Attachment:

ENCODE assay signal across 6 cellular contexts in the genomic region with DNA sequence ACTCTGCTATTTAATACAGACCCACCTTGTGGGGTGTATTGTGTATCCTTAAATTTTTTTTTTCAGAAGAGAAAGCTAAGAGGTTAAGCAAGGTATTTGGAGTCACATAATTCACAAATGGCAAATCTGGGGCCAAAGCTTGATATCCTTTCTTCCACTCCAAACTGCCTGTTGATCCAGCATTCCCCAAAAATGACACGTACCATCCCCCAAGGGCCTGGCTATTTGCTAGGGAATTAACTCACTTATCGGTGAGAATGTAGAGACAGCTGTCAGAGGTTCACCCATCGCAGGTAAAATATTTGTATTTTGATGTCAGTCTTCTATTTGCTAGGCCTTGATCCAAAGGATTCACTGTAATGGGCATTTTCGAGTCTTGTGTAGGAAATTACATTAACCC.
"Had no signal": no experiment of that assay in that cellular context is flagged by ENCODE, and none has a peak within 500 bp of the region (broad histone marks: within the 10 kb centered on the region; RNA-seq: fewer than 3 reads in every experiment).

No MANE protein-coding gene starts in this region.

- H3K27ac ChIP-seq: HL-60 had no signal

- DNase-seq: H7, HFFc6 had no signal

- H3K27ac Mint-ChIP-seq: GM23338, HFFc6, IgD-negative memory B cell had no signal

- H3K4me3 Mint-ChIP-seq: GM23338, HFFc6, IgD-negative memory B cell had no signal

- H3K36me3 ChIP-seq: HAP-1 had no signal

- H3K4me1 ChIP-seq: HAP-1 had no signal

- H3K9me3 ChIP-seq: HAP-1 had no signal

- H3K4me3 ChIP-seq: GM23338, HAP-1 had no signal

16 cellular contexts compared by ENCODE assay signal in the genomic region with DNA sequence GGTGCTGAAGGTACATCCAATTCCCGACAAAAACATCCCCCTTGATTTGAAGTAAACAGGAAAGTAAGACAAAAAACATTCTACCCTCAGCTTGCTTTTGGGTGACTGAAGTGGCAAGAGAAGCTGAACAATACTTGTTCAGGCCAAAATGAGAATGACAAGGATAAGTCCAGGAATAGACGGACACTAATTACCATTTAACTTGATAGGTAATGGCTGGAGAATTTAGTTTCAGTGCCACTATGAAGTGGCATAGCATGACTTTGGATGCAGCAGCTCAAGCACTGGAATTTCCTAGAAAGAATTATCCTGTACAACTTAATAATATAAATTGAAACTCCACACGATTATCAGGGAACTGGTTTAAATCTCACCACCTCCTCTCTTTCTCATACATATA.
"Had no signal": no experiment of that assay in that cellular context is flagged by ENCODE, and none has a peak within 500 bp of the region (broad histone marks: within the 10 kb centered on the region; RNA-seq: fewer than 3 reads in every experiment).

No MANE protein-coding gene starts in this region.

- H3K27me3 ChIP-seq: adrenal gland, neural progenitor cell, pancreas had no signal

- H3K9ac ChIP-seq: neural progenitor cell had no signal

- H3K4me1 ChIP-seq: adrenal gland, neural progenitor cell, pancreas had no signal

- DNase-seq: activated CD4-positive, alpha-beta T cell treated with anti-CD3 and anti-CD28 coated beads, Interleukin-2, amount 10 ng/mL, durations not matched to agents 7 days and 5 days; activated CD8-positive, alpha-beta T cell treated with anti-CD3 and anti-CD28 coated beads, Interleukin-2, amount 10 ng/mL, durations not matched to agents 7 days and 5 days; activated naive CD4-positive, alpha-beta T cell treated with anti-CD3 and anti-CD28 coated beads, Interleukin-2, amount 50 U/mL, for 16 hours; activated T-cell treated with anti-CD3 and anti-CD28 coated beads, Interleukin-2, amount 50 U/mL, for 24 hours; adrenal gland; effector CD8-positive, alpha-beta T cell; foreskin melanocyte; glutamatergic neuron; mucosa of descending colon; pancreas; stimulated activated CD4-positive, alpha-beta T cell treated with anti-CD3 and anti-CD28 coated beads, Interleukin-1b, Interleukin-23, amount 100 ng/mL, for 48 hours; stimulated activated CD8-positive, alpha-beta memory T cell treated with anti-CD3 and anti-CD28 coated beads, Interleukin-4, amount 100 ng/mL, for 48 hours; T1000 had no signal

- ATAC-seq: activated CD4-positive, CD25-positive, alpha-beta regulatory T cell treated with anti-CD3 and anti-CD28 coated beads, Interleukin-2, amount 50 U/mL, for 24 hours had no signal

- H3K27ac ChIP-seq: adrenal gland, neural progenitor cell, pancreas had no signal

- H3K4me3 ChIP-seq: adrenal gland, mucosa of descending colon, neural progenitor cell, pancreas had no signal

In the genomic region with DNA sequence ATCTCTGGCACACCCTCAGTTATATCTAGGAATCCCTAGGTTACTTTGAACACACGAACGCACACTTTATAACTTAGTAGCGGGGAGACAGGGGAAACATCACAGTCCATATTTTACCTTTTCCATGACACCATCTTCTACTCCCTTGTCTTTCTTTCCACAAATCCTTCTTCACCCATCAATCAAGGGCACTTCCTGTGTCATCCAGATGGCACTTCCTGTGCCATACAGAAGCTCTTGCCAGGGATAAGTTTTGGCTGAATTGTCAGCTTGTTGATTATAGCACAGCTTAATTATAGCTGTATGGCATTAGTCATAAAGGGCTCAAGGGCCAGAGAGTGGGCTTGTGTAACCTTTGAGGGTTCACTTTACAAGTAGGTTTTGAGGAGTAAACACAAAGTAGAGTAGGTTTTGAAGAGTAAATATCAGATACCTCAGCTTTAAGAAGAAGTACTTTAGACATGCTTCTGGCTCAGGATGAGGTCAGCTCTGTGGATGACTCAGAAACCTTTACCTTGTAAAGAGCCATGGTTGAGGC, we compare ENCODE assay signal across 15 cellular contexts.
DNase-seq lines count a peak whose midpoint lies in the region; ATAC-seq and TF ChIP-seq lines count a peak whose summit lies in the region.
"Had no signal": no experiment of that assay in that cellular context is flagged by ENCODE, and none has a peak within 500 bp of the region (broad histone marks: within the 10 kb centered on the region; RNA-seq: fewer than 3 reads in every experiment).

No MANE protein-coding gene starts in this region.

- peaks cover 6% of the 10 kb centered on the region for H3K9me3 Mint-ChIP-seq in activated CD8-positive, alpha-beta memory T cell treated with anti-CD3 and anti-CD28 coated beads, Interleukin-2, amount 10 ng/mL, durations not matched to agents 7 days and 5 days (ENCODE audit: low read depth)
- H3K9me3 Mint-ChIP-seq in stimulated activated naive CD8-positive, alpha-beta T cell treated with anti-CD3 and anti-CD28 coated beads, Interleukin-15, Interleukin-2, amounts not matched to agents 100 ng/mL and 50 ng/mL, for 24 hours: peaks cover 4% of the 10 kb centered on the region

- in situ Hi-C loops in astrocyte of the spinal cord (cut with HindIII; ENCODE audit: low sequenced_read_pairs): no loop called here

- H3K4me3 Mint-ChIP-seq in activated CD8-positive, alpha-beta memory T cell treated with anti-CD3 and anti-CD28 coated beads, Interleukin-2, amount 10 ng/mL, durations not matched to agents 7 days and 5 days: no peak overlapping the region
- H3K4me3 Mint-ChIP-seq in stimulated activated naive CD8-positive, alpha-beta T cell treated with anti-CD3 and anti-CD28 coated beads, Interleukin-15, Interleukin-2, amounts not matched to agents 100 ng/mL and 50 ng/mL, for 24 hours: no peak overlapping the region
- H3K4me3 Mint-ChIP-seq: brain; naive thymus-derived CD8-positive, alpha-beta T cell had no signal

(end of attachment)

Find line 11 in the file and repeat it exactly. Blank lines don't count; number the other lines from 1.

- H3K4me3 ChIP-seq: GM23338, HAP-1 had no signal